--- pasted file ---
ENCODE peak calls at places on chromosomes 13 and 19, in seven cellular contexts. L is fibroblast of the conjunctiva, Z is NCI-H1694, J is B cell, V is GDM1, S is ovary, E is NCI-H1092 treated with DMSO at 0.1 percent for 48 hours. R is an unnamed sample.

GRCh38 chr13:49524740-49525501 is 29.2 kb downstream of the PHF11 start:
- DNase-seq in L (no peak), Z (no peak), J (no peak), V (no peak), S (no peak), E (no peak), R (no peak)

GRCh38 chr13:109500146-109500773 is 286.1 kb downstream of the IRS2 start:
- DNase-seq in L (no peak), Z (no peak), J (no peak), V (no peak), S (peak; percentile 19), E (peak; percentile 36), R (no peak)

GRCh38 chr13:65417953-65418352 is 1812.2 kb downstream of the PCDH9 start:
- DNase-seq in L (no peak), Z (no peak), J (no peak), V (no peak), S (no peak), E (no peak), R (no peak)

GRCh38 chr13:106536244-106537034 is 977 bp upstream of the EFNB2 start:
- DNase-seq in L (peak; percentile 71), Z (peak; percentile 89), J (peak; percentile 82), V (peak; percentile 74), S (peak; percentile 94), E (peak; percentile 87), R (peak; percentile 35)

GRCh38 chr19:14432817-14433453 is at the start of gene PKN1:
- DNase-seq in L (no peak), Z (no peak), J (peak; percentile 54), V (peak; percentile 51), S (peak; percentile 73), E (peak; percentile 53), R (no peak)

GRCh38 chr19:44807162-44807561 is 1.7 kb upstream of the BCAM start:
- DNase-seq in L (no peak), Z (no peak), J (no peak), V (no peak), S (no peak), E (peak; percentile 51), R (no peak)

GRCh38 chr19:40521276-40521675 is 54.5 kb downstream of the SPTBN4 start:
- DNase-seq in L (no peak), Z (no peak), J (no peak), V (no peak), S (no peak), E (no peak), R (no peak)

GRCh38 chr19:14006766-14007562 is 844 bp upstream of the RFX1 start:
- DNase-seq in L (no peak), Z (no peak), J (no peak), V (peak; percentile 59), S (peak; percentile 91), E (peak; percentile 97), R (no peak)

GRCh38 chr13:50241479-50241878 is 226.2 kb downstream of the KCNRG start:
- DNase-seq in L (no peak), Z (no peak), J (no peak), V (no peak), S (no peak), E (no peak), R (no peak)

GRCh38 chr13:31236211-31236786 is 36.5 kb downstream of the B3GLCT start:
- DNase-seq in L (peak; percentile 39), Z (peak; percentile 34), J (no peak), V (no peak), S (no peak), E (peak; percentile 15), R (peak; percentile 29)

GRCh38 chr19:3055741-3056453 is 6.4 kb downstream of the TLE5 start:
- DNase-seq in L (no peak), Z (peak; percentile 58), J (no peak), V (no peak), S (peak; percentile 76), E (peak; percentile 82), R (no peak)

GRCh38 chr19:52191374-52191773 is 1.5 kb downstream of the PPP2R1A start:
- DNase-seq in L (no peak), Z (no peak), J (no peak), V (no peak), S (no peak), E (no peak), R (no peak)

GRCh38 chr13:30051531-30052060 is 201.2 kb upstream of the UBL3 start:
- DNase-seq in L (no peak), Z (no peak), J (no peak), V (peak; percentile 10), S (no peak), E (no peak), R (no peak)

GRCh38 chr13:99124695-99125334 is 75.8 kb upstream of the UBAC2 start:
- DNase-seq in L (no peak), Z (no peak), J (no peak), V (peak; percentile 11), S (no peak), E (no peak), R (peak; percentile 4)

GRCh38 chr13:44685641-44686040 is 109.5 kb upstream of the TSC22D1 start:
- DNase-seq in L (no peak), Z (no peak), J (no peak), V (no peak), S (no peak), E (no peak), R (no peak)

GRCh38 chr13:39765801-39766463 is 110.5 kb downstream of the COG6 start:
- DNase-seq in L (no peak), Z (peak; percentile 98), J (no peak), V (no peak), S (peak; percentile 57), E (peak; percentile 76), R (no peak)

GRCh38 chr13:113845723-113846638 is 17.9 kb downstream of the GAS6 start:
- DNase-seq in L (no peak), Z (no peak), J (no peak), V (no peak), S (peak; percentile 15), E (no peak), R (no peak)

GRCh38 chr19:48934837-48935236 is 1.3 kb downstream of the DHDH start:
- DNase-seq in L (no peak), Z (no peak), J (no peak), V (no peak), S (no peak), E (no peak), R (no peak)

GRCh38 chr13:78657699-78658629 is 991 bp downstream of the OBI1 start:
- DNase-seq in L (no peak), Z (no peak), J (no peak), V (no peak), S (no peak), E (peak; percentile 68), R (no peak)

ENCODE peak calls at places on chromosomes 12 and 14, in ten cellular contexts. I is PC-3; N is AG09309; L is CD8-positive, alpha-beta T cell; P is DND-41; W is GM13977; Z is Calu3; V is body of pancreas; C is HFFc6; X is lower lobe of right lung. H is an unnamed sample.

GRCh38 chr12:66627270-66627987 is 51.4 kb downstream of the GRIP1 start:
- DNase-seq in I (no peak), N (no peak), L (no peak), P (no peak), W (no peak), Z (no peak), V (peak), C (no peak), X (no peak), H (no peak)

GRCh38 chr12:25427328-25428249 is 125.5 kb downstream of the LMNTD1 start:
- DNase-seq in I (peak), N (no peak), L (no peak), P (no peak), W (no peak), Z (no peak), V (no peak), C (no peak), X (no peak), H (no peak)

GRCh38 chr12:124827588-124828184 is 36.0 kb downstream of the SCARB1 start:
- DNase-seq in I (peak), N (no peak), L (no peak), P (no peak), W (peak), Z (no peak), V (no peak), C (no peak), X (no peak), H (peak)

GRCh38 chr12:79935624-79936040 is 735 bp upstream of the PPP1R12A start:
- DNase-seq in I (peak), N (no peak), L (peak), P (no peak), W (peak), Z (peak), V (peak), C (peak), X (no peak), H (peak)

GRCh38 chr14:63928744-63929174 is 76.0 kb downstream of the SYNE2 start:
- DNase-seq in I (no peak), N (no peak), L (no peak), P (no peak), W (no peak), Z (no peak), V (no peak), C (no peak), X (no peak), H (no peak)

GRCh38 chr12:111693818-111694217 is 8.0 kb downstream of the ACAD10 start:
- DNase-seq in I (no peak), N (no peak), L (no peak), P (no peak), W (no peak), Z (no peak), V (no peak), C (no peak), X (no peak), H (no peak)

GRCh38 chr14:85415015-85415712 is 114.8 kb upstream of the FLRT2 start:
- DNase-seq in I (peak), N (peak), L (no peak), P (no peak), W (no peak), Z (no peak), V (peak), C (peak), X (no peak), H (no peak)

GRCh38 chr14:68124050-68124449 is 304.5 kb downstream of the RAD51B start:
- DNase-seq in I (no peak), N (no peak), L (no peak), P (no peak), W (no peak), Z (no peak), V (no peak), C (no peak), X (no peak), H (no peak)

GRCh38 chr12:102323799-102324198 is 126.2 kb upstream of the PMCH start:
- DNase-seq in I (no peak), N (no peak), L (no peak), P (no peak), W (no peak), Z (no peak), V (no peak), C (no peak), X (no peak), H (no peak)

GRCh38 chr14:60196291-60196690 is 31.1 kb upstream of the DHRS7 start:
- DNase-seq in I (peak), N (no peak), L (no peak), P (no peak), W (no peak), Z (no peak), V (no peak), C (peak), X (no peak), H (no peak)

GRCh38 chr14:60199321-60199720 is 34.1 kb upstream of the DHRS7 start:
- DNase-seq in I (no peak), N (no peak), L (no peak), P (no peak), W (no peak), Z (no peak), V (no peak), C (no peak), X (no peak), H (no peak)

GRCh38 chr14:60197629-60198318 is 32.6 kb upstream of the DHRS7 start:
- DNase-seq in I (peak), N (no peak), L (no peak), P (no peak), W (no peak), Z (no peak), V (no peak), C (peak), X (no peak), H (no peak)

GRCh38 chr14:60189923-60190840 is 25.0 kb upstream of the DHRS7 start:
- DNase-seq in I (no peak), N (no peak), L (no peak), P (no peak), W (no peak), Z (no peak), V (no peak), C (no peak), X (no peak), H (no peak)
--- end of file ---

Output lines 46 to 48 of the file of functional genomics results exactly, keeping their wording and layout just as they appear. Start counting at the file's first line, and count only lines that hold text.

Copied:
- DNase-seq in I (peak), N (no peak), L (no peak), P (no peak), W (peak), Z (no peak), V (no peak), C (no peak), X (no peak), H (peak)

GRCh38 chr12:79935624-79936040 is 735 bp upstream of the PPP1R12A start:
- DNase-seq in I (peak), N (no peak), L (peak), P (no peak), W (peak), Z (peak), V (peak), C (peak), X (no peak), H (peak)